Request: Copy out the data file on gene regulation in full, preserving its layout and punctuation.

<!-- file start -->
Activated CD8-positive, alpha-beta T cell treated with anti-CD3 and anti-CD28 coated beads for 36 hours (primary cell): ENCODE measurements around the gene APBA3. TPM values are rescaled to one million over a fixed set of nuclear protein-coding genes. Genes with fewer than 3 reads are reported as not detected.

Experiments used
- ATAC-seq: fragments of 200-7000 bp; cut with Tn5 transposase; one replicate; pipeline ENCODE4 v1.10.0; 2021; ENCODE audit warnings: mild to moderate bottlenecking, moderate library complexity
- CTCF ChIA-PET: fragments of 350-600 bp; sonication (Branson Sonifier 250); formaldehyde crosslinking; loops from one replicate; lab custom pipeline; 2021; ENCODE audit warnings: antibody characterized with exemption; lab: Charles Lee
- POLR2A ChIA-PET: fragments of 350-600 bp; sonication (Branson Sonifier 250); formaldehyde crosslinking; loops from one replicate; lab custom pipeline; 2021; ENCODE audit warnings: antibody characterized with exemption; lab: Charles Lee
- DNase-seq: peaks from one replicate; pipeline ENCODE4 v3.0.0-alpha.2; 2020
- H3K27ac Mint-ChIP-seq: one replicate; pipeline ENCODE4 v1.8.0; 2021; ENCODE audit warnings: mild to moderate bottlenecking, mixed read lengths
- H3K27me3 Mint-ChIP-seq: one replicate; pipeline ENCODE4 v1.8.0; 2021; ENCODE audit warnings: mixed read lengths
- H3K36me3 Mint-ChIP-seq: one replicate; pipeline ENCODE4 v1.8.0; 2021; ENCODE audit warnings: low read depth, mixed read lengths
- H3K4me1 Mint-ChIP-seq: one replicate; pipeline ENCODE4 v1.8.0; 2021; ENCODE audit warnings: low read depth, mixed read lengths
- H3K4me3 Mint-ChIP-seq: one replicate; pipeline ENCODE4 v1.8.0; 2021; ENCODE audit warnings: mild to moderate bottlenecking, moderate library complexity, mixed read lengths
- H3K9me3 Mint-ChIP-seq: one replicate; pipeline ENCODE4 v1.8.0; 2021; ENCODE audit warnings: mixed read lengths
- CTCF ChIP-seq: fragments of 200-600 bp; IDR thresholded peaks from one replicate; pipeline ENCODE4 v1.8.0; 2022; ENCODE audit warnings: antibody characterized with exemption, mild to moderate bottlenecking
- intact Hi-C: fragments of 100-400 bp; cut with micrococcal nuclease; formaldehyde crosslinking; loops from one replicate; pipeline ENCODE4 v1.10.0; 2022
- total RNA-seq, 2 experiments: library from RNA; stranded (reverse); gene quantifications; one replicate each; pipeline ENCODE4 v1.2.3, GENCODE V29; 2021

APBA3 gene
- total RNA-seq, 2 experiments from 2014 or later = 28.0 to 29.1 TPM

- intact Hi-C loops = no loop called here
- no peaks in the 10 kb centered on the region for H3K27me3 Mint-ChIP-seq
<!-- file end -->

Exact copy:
Activated CD8-positive, alpha-beta T cell treated with anti-CD3 and anti-CD28 coated beads for 36 hours (primary cell): ENCODE measurements around the gene APBA3. TPM values are rescaled to one million over a fixed set of nuclear protein-coding genes. Genes with fewer than 3 reads are reported as not detected.

Experiments used
- ATAC-seq: fragments of 200-7000 bp; cut with Tn5 transposase; one replicate; pipeline ENCODE4 v1.10.0; 2021; ENCODE audit warnings: mild to moderate bottlenecking, moderate library complexity
- CTCF ChIA-PET: fragments of 350-600 bp; sonication (Branson Sonifier 250); formaldehyde crosslinking; loops from one replicate; lab custom pipeline; 2021; ENCODE audit warnings: antibody characterized with exemption; lab: Charles Lee
- POLR2A ChIA-PET: fragments of 350-600 bp; sonication (Branson Sonifier 250); formaldehyde crosslinking; loops from one replicate; lab custom pipeline; 2021; ENCODE audit warnings: antibody characterized with exemption; lab: Charles Lee
- DNase-seq: peaks from one replicate; pipeline ENCODE4 v3.0.0-alpha.2; 2020
- H3K27ac Mint-ChIP-seq: one replicate; pipeline ENCODE4 v1.8.0; 2021; ENCODE audit warnings: mild to moderate bottlenecking, mixed read lengths
- H3K27me3 Mint-ChIP-seq: one replicate; pipeline ENCODE4 v1.8.0; 2021; ENCODE audit warnings: mixed read lengths
- H3K36me3 Mint-ChIP-seq: one replicate; pipeline ENCODE4 v1.8.0; 2021; ENCODE audit warnings: low read depth, mixed read lengths
- H3K4me1 Mint-ChIP-seq: one replicate; pipeline ENCODE4 v1.8.0; 2021; ENCODE audit warnings: low read depth, mixed read lengths
- H3K4me3 Mint-ChIP-seq: one replicate; pipeline ENCODE4 v1.8.0; 2021; ENCODE audit warnings: mild to moderate bottlenecking, moderate library complexity, mixed read lengths
- H3K9me3 Mint-ChIP-seq: one replicate; pipeline ENCODE4 v1.8.0; 2021; ENCODE audit warnings: mixed read lengths
- CTCF ChIP-seq: fragments of 200-600 bp; IDR thresholded peaks from one replicate; pipeline ENCODE4 v1.8.0; 2022; ENCODE audit warnings: antibody characterized with exemption, mild to moderate bottlenecking
- intact Hi-C: fragments of 100-400 bp; cut with micrococcal nuclease; formaldehyde crosslinking; loops from one replicate; pipeline ENCODE4 v1.10.0; 2022
- total RNA-seq, 2 experiments: library from RNA; stranded (reverse); gene quantifications; one replicate each; pipeline ENCODE4 v1.2.3, GENCODE V29; 2021

APBA3 gene
- total RNA-seq, 2 experiments from 2014 or later = 28.0 to 29.1 TPM

- intact Hi-C loops = no loop called here
- no peaks in the 10 kb centered on the region for H3K27me3 Mint-ChIP-seq